China's State Grid Corporation is likely to want to see meter prices seriously dropped to match the huge deployment in store for the country. But with more and more domestic and foreign meter players entering the market how will economies of scale be achieved?
The news that US NASDAQ-listed Echelon is partnering with China’s Holley Metering to produce smart meters for the 300 million Chinese meter market shows that it may not be so impossible for foreign companies to penetrate the smart grid and smart metering technology market as originally thought.
However, the deal is also of interest as some analysts have asked why China needs a foreign partner to produce low cost smart meters when this should be a specialisation of the Chinese.
Indeed it was expected that lower cost Chinese smart meters made using China’s economies of scale and lower production costs would flood western and other developed smart meter markets.
New pricing in the mix
It is generally considered that the State Grid Corporation who is overseeing China’s smart grid and smart metering roll out is demanding meters for under US$50 per unit when in the United States prices are typically around US$150 and in the EU around US$100.
The two companies have formed a joint venture in eastern China called Zhejiang Echelon-Holley Technology Co., Ltd. based in the city of Hangzhou. According to Ron Sege, chairman and CEO of Echelon, the partnership will leverage Echelon's Silicon Valley energy control networking innovation centre and its 20 years of experience with Holley Metering's breadth of metering solutions.
Reportedly, the two companies plan to invest US$4m in the JV, which will be 51% owned by Echelon.
Up for the challenge?
This is a sizeable investment, but in light of the deployment in store some could consider it modest. China’s State Grid Corp (SGCC) is ambitiously looking to connect approximately 300 million homes and businesses to China’s smart grid over the next five years. As of end of 2011 only 36 million meters have been installed, according to a recent report from Zpryme.
Echelon CEO Sege believes that the company is up for the challenge and claims that, to date, Echelon has connected 35 million homes and 300,000 buildings to the smart grid worldwide. But these are ambitious targets in China where numbers always count.
Mr Jin Meixing, chairman of Holley Metering, told the Chinese media that he expects the JV to be operational by Q3 of this year and to be producing meters by then.
However, it does not appear that Echelon-Holley has any guaranteed contracts for its smart meters from SGCC, effectively the only customer that will be ordering smart meters in China. While there are regional grids, such as Southern Grid in Guangdong province, all ultimately answer to the state-controlled SGCC.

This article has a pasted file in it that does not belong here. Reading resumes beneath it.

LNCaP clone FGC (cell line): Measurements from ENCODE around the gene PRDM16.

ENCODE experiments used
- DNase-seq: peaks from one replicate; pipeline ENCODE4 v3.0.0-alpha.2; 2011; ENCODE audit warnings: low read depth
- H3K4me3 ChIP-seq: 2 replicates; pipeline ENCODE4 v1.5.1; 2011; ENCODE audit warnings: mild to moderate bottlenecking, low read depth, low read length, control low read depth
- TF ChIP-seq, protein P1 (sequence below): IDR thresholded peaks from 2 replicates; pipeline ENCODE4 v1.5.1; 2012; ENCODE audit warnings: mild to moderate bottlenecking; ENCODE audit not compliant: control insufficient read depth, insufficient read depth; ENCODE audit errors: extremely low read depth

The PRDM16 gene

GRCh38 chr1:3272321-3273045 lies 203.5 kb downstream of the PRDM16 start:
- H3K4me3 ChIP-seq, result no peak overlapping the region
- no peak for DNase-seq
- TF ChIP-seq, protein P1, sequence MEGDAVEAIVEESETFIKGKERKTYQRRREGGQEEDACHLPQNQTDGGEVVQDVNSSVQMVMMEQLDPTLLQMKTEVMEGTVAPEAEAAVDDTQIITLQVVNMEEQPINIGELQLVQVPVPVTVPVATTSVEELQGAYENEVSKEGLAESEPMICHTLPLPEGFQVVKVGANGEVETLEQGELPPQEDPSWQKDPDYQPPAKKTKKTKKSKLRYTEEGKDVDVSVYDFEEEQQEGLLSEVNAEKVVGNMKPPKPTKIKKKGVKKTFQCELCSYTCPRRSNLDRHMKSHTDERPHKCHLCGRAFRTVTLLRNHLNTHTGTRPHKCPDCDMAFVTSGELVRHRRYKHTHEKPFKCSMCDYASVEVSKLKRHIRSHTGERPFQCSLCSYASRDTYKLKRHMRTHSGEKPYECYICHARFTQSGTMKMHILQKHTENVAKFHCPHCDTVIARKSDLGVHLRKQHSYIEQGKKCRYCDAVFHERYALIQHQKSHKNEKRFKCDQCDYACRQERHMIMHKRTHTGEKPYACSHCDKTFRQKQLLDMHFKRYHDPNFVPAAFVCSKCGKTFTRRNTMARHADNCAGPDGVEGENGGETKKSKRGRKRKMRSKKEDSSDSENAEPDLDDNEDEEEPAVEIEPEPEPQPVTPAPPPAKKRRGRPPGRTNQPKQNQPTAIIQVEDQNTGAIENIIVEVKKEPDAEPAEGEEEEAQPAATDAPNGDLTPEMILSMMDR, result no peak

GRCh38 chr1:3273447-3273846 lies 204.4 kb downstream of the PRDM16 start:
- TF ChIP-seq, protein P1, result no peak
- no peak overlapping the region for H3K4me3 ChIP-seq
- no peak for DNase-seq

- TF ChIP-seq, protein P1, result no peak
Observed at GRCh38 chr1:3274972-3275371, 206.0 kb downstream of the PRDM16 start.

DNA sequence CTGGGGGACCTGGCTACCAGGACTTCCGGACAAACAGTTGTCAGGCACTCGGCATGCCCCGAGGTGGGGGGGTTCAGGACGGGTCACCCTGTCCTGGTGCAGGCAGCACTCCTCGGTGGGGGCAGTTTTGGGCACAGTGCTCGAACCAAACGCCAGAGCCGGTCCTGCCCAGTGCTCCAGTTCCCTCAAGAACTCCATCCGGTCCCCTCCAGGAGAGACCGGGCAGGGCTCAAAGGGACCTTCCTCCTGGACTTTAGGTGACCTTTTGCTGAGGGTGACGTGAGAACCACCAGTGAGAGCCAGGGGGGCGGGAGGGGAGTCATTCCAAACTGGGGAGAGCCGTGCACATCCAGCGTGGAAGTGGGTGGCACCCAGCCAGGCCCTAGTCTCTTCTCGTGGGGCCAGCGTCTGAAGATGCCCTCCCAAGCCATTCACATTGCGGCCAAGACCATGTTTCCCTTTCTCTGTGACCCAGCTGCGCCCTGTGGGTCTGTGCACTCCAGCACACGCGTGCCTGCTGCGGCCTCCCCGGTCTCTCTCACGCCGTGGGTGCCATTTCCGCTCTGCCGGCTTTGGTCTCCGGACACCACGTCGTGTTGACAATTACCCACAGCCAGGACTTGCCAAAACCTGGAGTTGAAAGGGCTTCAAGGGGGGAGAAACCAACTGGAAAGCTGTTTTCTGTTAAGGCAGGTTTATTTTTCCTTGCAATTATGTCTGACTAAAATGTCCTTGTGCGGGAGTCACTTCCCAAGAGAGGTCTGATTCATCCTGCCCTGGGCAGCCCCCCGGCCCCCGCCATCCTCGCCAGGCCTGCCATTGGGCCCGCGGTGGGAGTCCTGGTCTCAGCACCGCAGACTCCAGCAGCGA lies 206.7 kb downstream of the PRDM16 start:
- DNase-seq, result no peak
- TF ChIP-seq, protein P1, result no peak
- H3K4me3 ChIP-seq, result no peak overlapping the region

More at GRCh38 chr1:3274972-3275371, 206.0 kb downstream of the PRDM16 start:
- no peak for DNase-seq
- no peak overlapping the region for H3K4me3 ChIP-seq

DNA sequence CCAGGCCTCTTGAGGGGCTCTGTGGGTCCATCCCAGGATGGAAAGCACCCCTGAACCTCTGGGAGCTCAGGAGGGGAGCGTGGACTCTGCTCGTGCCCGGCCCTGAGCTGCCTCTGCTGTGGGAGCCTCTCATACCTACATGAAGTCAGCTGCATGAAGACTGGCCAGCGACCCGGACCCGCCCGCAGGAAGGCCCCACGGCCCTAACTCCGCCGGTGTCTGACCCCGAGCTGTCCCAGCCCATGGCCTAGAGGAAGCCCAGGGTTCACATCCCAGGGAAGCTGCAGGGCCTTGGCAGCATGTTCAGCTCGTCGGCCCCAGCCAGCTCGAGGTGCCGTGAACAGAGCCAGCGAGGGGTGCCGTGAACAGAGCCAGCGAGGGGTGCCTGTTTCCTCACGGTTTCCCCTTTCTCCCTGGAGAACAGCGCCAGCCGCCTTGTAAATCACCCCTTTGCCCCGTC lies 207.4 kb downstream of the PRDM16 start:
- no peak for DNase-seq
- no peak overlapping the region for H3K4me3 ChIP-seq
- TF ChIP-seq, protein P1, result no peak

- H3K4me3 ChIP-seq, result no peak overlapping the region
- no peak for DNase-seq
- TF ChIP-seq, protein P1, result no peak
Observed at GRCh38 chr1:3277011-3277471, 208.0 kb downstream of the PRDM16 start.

Others are looking to produce and sell smart meters in China. For example, Landis + Gyr signed a collaboration agreement with large and well connected Chinese technology firm, Huawei, to jointly develop smart metering and smart grid solutions. Similarly the Landis + Gyr/Huawei JV is looking to have meters coming to market by Q3 2012. Huawei was founded as a spin-off from the Peoples Liberation Army.
Is it all about cost in China?
The primary problem for ventures looking to sell smart meters into China is obviously cost per meter. China offers potentially large installation numbers, but demands a significantly lower unit price than more developed markets.
It seems Echelon is hoping that large unit order numbers combined with being able to utilise meters or metering technology in other large markets that will demand cheaper meters is key to their strategy.
Echelon has also partnered with the Brazilian metering manufacturer ELO Sistemas Electronicos to license various parts of its technology. Brazil is obviously a highly populous country that is already pegged to have a large demand for smart meters.
Echelon’s Sege is hoping to see revenue coming in from the JV as early as 2013. He comments on the Chinese market opportunity: "Obviously it’s a huge market, and we’ve got to find a way to compete in it. This year will see pilots of the technology, as the partnership (Echelon-Holley) seeks approval from SGCC for its technology to be deployed across the country.”
Supply chain spread
The problem for foreign entrants will be just how thin will SGCC slice the metering supply market. Throughout its smart grid roll out SGCC has said consistently that it will use a variety of vendors to supply meters across the country and that local firms would be favoured over foreigners.
Of course companies like Echelon and Landis + Gyr are hoping that joint ventures with local players like Holley and Huawei will see them categorised as local.
There are of course other foreigners looking to get into the market – GE has partnered with the four million populous city of Yangzhou in eastern China to build a smart grid “demonstration center”; IBM has had an agreement since late 2011 with ENN Group, a Chinese energy provider while America’s Itron has been in China for many years manufacturing and is now looking to sell smart meters, too.
However, there are also a growing number of wholly local players who are developing meters for the market - Ningbo Sanxing Electric, Wasion, Hi Sun Technology, Linyang Electronics, to name just a few.
These local firms expect to dominate China's smart meter rollout and that will cut into any possible order numbers for a new JV like Echelon-Holley and, of course, any reduction in order numbers will complicate the necessary economies of scale required to get meters out the door for US$50 per unit.